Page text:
The Toppling Hierarchy of Information

Web 2.o (perhaps an over-used term but a rapidly expanding source of shared information) may include user-generated content, social media, wikinomics, folksonomies and open source software.  For centuries, scholars have treasured the great works created by the most brilliant minds.  Expert authority has been regarded with great esteem by the wise elders. Now that the hierarchy of information has toppled, is respect for human ideas, creativity, and wisdom still valued?

Today, we see a trend toward “information wants to be free.” Note the link to cyberpunks and that idea that hackers are liberators of information which should never be isolated or controlled by a single ideology.  Don’t mistake my intent here to insult hackers or cyberpunks.  Some of the individuals I follow in my personal leraning network may fall into that category!

The core philosophical standards of my training as a librarian have encouraged me to balance intellectual freedom with intellectual property.  I hear many people call the Internet the “world’s biggest library” and use the term “Google” as both librarian and search strategy.  Many individuals are unaware of the cost of high quality information in academic databases.  Convenient sources, accessed immediately, are first choice.  Giving credit to the source of information retrieved online is an idea that is archaic in some circles.  Respect for intellectual property is the concern of stuffy old academics from the dark ages.  A science teacher can use a youtube video created by a 6th grader to teach magnetism, so who needs an expert?

Why I do I care?  Why am I taking the time to write this blog?

Standing among the rubble, having witnessed the toppling of the hierarchy of information, my concern is that human beings will no longer have a quest for deep understanding.  I think I am beginning to understand The Shallows by Nicholas Carr.

Who am I to write about this?  I am no authority!  I am an example of the problem I address, adding to the “sea of chaos” by writing a user-generated blog.  Spouting off my meager ramblings for the world to read (knowing that the likelihood is extremely small because the average time spent on a webpage according Nicholas Carr is only 18 seconds), I often feel unqualified to share my thoughts online.  I remind myself that I should be willing to serve as a “brave guinnea pig” in this new era because there is no going back to life before the net.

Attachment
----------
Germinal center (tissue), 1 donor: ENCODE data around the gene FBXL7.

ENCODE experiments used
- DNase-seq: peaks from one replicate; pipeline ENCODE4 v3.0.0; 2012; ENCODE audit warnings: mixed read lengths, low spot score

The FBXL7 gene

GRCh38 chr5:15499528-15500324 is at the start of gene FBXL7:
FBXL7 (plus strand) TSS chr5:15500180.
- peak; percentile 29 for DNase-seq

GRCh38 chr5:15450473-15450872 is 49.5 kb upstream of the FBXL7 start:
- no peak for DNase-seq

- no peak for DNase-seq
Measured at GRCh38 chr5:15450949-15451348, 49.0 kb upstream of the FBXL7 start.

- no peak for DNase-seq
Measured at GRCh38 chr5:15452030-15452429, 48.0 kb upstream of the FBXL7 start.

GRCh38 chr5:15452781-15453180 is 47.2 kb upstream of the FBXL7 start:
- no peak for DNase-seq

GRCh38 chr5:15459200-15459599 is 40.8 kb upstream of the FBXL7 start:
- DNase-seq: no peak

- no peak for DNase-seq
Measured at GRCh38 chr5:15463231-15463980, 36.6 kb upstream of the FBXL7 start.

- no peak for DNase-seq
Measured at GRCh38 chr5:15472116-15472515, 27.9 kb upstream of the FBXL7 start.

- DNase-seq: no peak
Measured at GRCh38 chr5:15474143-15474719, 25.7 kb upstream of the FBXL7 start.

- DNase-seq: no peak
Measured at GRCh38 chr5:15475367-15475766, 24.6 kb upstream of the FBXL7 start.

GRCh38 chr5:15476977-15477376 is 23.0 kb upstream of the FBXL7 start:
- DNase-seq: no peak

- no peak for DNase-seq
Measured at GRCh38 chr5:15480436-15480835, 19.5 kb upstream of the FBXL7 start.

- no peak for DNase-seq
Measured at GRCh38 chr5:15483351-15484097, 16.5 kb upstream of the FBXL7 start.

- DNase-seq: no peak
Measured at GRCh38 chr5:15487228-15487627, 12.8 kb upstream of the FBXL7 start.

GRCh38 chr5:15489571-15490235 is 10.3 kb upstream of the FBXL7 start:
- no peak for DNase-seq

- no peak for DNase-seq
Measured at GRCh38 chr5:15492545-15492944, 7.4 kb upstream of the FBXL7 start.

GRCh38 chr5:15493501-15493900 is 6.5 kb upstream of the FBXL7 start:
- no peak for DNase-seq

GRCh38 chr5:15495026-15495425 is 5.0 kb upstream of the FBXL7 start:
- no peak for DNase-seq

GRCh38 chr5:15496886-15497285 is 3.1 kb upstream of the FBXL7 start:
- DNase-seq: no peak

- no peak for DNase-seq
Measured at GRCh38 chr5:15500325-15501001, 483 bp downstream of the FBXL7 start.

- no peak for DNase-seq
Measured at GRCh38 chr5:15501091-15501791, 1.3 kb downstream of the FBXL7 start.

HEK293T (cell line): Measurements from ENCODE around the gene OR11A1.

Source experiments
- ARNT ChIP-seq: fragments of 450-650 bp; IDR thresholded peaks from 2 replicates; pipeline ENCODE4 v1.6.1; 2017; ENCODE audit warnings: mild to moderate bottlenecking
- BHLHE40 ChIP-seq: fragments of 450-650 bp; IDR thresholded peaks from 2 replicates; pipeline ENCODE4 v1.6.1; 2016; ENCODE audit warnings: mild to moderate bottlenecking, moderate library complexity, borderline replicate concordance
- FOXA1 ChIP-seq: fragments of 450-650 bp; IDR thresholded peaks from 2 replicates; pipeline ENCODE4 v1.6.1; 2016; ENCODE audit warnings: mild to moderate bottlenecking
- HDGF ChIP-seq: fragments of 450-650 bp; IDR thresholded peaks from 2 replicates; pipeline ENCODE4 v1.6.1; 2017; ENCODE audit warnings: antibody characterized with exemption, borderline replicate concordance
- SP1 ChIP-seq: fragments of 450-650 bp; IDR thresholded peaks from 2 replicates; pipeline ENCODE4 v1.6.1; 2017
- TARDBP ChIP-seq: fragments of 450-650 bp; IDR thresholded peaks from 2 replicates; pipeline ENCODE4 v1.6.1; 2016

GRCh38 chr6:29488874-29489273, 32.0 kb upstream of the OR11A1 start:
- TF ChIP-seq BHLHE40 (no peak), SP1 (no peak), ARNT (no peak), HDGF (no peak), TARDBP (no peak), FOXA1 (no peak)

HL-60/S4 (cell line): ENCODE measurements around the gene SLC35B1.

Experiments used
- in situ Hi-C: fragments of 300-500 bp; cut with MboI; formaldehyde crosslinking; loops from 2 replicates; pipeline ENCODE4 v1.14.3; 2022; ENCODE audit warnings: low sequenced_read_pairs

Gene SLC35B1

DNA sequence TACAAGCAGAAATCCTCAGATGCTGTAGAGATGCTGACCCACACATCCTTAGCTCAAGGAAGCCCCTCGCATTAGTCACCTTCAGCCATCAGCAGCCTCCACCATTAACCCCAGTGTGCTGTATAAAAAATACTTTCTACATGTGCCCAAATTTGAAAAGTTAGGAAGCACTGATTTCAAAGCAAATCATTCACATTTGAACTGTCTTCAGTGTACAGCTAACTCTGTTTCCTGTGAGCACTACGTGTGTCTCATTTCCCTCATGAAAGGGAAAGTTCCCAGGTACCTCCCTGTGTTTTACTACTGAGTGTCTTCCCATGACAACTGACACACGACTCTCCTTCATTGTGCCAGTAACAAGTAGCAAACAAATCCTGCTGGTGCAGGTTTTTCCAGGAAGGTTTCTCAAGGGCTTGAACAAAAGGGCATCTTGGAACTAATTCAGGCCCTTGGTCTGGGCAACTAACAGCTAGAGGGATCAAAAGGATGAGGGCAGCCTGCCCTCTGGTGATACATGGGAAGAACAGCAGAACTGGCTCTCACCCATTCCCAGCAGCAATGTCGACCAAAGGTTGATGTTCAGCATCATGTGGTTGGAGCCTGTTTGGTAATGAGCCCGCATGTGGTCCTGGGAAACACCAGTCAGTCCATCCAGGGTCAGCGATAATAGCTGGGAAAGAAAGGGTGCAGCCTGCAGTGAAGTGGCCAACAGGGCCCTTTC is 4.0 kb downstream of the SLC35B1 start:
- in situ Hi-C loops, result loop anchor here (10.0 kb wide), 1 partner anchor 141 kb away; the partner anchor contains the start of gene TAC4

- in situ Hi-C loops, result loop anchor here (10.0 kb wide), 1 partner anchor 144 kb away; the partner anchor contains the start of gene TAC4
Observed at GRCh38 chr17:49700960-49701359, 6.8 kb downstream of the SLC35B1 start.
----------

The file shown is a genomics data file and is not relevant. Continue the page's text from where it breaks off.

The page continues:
The only redeeming value I can see in this post, is that fact that I am revising a draft that I started two years ago ( August 2009).  I saw my unfinished post titled “The Toppling Hierarchy of Information” and was compelled to revise.  Oh, the power of that word- revision (to see again).


Free Blog (at a price)

So it turns out edublogs now allows “contentlink” ads to appear within my free educational blog.  I have investigated the possibility of ridding my blog of these annoying ads.  Now I read that in order to have an “ad-free” blog, I must pay an annual subscription.  It is difficult for a reader to distinguish my intentional links from these random advertisements.  I suppose this is another example of constantly changing technology.  As an educator, one can spend many hours learning a new technology tool which ends up becoming useless, unnecessary, or suddenly obsolete.  There is still one benefit, however, because each new learning experience provides skills that make the next one just a bit easier.

The secret to digital happiness is getting comfortable with change.